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Oct 7, 2008

Opinion: Newspapers fail to build on their strengths

Ed: Another writing focused view of the newspaper industries that ignores the economic strengths and weaknesses of the newspaper business. 

Opinion: Newspapers fail to build on their strengths

Posted by Lauren Drablier on October 7, 2008 at 1:57 PM
In a recent speech, former of the editor of The Age, Michael Gawenda, gave his opinions about the newspaper industry.  Gawenda believes that changes taking place in the news industry are causing more problems and they are failing to "produce newspapers that attract the sort of fierce and life-long loyalty they once attracted."

Gawenda believes that "it is a failure of imagination and commitment, a result of a lack of experience and knowledge and love of newspapers" that is causing content, readership and revenue to decline.  

He went on to stress the importance of change in the industry, "but for real change, courage is needed, and vision and risk-taking and, above all, a commitment to newspapers and journalism that, frankly, I do not see at the moment."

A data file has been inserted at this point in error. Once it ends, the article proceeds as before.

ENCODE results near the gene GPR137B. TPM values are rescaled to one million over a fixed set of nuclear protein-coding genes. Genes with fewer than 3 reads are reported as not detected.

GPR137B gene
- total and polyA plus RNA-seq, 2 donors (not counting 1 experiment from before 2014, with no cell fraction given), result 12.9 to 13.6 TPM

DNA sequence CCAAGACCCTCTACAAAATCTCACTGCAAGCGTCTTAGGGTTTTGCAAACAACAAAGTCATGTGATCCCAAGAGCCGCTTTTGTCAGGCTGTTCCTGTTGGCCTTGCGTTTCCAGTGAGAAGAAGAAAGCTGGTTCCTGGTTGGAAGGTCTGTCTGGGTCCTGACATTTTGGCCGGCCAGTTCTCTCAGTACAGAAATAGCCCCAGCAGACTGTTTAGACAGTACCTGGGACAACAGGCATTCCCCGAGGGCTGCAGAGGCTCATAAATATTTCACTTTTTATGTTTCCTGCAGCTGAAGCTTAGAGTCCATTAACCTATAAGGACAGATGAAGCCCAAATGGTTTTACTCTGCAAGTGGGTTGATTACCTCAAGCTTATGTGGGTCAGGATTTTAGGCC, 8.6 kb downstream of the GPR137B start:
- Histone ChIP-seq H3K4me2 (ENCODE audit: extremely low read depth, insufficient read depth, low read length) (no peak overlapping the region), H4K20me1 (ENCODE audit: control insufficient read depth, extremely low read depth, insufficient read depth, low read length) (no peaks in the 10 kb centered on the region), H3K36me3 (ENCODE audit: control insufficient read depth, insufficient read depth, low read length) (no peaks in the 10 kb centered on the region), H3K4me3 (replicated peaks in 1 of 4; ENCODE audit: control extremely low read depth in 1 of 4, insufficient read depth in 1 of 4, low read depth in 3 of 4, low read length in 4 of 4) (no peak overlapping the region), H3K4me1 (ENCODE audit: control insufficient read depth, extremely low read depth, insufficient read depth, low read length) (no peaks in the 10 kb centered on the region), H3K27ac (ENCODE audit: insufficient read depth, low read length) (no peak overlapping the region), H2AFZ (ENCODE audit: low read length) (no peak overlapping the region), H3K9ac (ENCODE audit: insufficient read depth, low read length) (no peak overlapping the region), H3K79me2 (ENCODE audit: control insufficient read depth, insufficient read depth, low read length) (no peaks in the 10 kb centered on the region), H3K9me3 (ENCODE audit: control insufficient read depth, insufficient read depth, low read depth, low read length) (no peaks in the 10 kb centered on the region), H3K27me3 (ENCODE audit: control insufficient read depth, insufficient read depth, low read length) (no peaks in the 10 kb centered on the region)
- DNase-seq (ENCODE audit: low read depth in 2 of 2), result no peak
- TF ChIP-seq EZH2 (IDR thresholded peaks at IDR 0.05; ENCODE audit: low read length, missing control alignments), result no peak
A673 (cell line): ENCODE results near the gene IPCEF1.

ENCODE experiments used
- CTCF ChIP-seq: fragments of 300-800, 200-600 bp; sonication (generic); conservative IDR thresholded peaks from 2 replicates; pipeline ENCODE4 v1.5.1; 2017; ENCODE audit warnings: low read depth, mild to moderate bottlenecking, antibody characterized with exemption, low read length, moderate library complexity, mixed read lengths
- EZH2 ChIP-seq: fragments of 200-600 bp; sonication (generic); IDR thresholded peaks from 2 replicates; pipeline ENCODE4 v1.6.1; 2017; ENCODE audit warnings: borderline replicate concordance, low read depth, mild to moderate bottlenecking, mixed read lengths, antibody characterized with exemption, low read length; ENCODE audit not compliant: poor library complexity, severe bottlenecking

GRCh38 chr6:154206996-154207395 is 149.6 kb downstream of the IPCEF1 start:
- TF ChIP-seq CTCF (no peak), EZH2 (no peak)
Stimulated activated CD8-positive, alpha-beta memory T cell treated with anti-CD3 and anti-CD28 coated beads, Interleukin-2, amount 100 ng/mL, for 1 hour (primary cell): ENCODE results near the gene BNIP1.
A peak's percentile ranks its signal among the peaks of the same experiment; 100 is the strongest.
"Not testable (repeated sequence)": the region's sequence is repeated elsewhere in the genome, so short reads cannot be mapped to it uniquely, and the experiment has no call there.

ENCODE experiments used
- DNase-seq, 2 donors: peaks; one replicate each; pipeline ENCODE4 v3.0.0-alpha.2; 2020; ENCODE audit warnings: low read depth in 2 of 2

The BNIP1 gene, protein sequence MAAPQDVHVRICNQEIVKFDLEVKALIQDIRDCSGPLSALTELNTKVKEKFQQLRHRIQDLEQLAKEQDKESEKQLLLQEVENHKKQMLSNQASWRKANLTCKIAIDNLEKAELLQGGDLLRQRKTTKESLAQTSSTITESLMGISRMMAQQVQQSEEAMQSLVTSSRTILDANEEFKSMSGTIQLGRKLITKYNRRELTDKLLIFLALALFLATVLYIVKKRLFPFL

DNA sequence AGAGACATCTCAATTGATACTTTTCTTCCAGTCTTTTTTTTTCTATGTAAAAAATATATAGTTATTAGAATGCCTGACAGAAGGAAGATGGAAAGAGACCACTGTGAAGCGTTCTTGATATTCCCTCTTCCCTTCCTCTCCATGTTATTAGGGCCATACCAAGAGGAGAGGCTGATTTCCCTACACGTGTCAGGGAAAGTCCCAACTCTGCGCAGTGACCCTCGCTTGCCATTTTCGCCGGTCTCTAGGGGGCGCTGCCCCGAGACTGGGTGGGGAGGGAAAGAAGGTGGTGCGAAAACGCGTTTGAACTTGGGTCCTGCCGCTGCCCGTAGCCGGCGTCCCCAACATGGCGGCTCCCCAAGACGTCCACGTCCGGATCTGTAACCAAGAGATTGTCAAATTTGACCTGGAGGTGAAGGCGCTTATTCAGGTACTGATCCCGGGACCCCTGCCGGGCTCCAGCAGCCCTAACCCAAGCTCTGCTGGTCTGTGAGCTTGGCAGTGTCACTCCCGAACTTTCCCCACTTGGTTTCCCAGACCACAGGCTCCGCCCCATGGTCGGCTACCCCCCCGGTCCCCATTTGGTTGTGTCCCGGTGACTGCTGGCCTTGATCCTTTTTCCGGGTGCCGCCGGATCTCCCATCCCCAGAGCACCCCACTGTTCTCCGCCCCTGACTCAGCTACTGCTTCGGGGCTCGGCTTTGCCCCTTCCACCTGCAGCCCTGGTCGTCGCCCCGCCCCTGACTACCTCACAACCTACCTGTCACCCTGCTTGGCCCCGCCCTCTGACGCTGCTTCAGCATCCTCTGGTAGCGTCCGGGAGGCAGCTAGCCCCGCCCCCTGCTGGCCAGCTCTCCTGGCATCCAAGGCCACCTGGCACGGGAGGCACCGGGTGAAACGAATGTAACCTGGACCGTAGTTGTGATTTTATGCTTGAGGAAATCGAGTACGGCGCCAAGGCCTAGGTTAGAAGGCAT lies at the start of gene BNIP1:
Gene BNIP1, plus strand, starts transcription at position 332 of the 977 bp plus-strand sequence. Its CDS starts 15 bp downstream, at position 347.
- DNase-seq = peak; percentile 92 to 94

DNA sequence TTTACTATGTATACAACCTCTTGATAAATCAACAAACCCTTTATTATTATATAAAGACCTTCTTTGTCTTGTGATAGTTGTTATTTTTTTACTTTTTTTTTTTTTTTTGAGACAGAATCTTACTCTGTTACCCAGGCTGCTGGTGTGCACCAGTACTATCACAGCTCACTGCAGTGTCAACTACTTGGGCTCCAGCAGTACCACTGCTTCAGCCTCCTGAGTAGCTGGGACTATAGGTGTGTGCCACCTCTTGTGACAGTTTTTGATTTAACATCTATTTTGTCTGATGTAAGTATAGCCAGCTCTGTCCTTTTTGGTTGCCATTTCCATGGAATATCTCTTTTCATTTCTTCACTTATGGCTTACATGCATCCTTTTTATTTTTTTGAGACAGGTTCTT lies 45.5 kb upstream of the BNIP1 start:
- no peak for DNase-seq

Another problem that Gawenda focused on was the fact that many newspapers do not have control over their websites and as a result "all the talk of newsroom integration is rendered meaningless."

He went on to comment "one of the great mistakes newspapers have made in recent years is that they have tried to address their weaknesses rather than build on their strengths. So we have shorter stories, bigger headlines, more graphics, more bells and whistles, more tricked up, overblown pages, more and more pages that are meant to look visually rich but, in the main, look desperate and garish"

Gawenda also believes that "newspapers need to get smaller, clearer in their focus and that "most of the lifestyle sections should migrate to online."

"Newspapers must not become what The Independent in Britain has become: in the phrase used by its present editor, a viewspaper. The Internet is awash with commentary.  This is not to say that newspapers should abandon commentary and analysis. But commentary should really be just another form of reporting: tell me something I have not thought about. That can be done only by people who know more about a given subject than I know. Too many columnists actually know less than their readers."

Finally, Gawenda stressed that stories should be well written and compelling, "well edited and with headlines that are smart and, if possible, entertaining but, please, no lousy puns, which it seems to me have become the standard newspaper headline in some places.

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